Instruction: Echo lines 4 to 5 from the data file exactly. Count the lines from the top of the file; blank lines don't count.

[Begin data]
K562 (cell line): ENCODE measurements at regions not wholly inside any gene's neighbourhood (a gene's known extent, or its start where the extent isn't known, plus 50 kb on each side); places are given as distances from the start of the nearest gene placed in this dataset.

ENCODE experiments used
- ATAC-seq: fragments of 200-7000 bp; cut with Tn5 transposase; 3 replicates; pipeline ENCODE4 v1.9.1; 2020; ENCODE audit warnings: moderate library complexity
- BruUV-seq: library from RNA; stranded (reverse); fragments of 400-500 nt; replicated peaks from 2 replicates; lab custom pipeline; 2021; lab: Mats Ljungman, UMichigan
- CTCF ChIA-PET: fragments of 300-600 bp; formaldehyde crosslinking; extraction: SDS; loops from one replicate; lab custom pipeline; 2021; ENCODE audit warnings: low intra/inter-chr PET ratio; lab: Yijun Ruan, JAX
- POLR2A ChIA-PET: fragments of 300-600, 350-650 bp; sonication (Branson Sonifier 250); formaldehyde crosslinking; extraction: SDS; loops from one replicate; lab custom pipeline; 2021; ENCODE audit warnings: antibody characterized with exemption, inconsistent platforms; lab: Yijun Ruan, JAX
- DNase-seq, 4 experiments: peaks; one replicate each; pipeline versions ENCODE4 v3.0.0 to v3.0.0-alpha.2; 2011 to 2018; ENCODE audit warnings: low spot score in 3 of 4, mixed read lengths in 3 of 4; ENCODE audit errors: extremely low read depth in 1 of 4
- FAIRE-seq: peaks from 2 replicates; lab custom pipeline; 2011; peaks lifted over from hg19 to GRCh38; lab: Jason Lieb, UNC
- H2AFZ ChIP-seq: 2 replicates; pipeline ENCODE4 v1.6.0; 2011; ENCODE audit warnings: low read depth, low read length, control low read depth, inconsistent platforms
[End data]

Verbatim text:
- BruUV-seq: library from RNA; stranded (reverse); fragments of 400-500 nt; replicated peaks from 2 replicates; lab custom pipeline; 2021; lab: Mats Ljungman, UMichigan
- CTCF ChIA-PET: fragments of 300-600 bp; formaldehyde crosslinking; extraction: SDS; loops from one replicate; lab custom pipeline; 2021; ENCODE audit warnings: low intra/inter-chr PET ratio; lab: Yijun Ruan, JAX